Striped magnetic film is motion picture film in which 'stripes' of magnetic oxide are placed on the film between the sprocket holes and the edge of the film, and sometimes also between the sprocket holes and the image. Each of these stripes has one channel of the audio recorded on it. This technique was first introduced in September, 1953 by Hazard E. Reeves for Cinemascope. Four tracks are present on the film: Left, Center, Right and Surround. This 35mm four-track magnetic sound format was used from 1954 through 1982 for "roadshow" screenings of big-budget feature films.
70 mm, which had no optical sound, used the 5 millimeters gained between the 65 mm negative and the final release print to place three magnetic tracks outside of the perforations on each side of the film for a total of six tracks. Until the introduction of digital sound, it was fairly common for 35 mm films to be blown up to 70 mm often just to take advantage of the greater number of sound tracks and the fidelity of the audio.
Although magnetic audio was of excellent quality it also had significant disadvantages. Magnetic sound prints were expensive, 35mm magnetic prints cost roughly twice as much as optical sound prints, whilst 70mm prints could cost up to 15 times as much as 35mm prints. Furthermore, the oxide layer wore out faster than the film itself, and magnetic tracks were prone to damage and accidental erasure. Because of the high cost of installing magnetic sound reproduction equipment only a minority of movie theaters ever installed it and the magnetic soundheads needed considerable maintenance to keep their performance up to standard. As a consequence the use of the Cinemascope 35mm four-track magnetic sound format decreased significantly during the course of the 1960s and received stiff competition from the Dolby SVA optical encoding format. However, 70mm film continued to be used for prestigious "roadshow" screenings until the introduction of digital sound on 35mm film in the early 1990s removed one of the major justifications for using this expensive format.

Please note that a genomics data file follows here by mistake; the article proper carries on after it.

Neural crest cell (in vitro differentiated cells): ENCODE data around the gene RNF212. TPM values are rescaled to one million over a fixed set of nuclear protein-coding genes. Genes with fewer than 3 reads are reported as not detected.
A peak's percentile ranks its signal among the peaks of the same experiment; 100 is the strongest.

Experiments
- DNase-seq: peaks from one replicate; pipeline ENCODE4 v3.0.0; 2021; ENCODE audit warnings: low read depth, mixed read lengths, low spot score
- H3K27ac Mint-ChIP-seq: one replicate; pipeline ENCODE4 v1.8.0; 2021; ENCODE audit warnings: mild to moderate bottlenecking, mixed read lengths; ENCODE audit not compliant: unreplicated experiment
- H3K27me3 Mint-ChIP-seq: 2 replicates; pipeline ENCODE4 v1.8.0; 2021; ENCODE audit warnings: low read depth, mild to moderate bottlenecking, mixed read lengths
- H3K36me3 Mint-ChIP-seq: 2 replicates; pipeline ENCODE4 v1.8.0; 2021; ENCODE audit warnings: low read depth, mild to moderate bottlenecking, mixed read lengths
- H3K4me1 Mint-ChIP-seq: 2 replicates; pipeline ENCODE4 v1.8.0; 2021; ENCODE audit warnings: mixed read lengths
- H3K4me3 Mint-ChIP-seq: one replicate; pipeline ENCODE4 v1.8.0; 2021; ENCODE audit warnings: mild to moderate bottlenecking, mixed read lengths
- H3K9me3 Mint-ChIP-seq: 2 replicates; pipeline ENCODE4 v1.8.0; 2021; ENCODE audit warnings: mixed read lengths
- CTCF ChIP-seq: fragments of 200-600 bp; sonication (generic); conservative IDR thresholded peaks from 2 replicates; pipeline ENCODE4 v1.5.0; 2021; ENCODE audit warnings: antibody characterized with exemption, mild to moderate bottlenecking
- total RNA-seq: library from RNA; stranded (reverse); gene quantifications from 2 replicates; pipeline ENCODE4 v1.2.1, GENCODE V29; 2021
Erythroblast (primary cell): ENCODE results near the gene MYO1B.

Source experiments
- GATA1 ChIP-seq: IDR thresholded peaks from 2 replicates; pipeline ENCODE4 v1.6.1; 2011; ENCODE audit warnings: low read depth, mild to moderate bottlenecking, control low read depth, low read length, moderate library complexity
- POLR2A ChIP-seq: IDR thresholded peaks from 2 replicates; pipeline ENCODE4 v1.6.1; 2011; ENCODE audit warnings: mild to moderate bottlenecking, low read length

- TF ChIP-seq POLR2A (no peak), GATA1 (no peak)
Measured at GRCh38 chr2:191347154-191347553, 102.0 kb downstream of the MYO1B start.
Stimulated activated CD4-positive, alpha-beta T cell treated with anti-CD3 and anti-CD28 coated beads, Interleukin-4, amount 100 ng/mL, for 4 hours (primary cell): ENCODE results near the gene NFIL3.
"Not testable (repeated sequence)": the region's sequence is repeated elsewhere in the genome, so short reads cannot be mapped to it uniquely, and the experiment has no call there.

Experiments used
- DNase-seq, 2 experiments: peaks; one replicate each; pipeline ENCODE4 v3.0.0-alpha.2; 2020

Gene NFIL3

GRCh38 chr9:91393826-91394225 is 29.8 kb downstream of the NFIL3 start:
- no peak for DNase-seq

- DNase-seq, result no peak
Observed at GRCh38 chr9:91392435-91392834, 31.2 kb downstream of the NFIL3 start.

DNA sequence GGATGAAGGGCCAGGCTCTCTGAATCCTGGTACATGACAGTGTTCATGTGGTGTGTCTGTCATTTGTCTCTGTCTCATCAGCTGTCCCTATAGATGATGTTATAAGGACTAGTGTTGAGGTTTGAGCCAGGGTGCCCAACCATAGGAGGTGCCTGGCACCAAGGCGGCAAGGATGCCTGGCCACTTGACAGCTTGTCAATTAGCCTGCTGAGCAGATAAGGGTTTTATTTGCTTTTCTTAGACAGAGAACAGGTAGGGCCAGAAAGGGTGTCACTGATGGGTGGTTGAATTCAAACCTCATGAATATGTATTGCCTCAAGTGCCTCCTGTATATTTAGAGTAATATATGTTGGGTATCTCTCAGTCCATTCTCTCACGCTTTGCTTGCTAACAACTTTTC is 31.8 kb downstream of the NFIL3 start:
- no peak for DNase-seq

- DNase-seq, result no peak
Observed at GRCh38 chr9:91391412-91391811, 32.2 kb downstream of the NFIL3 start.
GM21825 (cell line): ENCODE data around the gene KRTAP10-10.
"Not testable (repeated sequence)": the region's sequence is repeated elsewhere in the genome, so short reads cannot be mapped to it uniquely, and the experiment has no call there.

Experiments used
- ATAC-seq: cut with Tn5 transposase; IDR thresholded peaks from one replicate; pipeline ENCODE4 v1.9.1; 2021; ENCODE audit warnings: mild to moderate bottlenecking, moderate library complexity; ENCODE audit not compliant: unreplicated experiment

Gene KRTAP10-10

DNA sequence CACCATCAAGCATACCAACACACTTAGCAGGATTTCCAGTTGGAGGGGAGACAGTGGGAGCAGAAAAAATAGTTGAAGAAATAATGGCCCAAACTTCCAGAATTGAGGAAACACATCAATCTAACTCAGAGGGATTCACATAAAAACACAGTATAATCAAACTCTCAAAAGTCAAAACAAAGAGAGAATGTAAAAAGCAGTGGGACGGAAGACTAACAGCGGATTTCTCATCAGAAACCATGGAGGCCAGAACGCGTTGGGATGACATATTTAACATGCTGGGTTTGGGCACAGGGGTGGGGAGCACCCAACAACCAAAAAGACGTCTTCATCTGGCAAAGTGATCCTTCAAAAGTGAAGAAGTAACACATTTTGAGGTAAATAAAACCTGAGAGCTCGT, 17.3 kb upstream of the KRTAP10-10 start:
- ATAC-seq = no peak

On certain stocks of Super 8 and 16 mm an iron-oxide sound recording strip was added for the direct synchronous recording of sound which could then be played by projectors with a magnetic sound head. It has since been discontinued by Kodak on both gauges.
Modern theatrical systems use optical representations of digitally encoded multi-channel sound. An advantage of digital systems is that the offset between the sound and picture heads can be varied and then set with the digital processors. Digital sound heads are usually above the gate. All digital sound systems currently in use have the ability to instantly and gracefully fall back to the analog optical sound system should the digital data be corrupt or the whole system fail.